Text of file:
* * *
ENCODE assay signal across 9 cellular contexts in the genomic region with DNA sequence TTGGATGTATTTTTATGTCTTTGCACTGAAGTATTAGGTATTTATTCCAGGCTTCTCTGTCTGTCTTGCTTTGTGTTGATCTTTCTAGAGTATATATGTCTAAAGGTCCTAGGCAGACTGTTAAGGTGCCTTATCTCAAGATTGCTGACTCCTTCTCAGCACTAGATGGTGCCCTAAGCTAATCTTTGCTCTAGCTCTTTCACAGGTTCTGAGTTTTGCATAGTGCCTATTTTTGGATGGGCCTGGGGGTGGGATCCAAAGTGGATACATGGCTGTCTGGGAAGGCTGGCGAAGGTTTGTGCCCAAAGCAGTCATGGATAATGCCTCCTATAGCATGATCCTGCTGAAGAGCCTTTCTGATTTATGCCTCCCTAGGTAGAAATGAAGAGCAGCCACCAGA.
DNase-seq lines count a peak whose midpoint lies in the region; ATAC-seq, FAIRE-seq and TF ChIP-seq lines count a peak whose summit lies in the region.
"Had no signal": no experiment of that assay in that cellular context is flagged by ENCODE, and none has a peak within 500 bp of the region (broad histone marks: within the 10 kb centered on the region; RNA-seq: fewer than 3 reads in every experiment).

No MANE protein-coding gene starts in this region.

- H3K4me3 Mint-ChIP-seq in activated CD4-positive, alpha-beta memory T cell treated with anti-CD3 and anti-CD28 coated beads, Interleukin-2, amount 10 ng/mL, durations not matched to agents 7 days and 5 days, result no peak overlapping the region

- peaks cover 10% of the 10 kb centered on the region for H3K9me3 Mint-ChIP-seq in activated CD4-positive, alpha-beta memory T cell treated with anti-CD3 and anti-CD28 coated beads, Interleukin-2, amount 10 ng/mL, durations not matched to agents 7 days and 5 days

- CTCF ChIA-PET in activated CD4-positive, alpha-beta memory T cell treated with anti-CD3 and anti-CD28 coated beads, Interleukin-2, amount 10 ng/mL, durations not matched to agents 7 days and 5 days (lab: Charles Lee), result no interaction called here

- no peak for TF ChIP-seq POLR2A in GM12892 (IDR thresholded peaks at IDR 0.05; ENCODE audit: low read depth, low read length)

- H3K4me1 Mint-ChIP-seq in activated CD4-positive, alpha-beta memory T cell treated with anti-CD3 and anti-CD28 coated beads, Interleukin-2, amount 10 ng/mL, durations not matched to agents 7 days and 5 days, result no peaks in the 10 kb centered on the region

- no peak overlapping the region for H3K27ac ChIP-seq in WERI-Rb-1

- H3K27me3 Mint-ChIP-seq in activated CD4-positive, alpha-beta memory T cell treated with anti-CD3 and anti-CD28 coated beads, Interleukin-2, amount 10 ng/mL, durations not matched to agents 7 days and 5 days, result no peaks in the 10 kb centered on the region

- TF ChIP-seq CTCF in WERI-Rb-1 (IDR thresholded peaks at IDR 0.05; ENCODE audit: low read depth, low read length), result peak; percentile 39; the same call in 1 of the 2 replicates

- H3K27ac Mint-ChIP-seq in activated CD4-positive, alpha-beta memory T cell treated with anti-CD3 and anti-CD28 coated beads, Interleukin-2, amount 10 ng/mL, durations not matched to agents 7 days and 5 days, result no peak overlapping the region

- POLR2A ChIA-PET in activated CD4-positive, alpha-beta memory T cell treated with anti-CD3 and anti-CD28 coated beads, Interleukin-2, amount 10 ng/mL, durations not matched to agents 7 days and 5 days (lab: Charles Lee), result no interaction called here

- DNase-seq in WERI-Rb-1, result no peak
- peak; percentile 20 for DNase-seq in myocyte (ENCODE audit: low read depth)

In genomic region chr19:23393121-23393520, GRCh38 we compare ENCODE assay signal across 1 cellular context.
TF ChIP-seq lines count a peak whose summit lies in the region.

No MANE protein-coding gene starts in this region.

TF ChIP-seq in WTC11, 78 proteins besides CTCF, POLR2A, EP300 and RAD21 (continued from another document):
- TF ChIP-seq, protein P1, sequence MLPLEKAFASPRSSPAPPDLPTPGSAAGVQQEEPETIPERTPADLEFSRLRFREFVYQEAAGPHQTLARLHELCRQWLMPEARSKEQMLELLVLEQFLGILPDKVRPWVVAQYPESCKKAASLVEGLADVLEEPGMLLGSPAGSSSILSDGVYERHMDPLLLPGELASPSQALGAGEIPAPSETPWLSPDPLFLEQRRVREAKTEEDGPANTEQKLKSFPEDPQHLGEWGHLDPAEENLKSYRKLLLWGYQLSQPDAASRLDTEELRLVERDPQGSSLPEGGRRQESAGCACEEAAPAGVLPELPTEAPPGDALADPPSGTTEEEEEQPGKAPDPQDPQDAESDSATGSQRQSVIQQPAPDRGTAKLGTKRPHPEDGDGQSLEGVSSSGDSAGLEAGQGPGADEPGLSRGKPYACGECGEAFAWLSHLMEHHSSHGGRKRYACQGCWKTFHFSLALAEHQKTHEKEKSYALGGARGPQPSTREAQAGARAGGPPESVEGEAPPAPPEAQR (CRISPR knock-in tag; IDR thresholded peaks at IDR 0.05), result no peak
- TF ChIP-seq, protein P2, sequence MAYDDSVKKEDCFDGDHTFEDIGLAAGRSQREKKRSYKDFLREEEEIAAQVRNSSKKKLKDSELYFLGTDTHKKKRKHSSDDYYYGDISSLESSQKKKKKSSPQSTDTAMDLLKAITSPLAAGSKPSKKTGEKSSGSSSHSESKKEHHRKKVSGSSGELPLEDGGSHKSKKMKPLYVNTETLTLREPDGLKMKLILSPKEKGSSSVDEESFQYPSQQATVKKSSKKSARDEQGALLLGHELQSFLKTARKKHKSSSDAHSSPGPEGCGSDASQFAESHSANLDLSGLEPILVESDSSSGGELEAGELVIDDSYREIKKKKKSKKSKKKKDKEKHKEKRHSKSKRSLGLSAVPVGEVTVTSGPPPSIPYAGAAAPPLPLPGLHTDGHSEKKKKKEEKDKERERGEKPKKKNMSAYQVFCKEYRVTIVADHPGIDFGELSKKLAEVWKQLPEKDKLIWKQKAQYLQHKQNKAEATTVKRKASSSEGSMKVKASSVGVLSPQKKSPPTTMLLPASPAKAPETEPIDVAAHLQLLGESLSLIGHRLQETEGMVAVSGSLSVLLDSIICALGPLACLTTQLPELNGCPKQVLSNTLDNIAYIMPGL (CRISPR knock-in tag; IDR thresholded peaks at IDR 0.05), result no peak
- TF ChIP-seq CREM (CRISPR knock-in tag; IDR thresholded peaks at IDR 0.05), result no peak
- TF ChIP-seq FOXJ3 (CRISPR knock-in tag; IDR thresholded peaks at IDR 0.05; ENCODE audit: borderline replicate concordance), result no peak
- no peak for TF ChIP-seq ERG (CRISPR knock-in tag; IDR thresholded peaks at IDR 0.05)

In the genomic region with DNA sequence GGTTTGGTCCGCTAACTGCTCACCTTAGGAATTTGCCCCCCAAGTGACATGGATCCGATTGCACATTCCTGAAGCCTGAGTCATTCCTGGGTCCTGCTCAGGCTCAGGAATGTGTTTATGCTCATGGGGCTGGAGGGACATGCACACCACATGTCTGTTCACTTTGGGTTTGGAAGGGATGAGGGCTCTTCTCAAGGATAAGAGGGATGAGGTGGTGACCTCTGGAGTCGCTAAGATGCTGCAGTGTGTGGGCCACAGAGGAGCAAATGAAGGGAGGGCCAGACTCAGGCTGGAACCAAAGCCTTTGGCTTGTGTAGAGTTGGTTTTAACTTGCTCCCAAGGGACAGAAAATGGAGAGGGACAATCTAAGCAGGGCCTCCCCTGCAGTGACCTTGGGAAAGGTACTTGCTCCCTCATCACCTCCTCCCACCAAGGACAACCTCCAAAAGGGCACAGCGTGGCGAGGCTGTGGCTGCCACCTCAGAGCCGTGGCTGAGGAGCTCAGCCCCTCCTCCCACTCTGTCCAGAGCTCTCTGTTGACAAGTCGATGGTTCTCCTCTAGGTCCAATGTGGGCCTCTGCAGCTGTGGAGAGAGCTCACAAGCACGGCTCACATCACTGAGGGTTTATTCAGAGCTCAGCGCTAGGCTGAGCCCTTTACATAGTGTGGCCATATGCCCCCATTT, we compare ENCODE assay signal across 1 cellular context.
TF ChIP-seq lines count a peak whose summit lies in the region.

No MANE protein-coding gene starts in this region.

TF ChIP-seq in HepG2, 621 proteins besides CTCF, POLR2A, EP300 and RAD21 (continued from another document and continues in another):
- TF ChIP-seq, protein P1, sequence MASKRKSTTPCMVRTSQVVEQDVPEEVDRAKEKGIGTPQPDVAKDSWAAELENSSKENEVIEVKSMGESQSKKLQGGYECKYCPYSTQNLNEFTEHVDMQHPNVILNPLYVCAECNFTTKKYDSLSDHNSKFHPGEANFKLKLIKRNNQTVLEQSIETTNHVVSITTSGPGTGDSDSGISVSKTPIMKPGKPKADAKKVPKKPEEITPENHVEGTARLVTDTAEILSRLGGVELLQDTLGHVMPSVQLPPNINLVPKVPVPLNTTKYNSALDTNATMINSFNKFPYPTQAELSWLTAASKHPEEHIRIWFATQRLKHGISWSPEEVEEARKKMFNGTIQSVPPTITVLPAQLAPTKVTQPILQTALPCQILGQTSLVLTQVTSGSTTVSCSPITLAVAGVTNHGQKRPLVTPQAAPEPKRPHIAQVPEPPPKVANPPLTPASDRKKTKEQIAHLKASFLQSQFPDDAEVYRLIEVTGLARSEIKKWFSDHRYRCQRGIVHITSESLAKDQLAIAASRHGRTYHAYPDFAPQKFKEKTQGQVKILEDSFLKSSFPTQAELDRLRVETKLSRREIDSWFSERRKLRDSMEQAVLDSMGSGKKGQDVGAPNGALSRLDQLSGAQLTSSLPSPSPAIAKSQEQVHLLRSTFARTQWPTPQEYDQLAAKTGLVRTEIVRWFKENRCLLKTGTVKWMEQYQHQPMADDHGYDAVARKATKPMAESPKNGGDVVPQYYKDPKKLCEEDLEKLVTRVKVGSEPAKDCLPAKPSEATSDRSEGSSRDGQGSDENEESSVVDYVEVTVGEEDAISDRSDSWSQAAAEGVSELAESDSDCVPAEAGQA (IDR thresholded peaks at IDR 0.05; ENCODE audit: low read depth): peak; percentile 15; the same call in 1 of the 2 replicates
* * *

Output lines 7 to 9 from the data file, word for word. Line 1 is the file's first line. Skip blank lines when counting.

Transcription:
- CTCF ChIA-PET in activated CD4-positive, alpha-beta memory T cell treated with anti-CD3 and anti-CD28 coated beads, Interleukin-2, amount 10 ng/mL, durations not matched to agents 7 days and 5 days (lab: Charles Lee), result no interaction called here

- no peak for TF ChIP-seq POLR2A in GM12892 (IDR thresholded peaks at IDR 0.05; ENCODE audit: low read depth, low read length)

- H3K4me1 Mint-ChIP-seq in activated CD4-positive, alpha-beta memory T cell treated with anti-CD3 and anti-CD28 coated beads, Interleukin-2, amount 10 ng/mL, durations not matched to agents 7 days and 5 days, result no peaks in the 10 kb centered on the region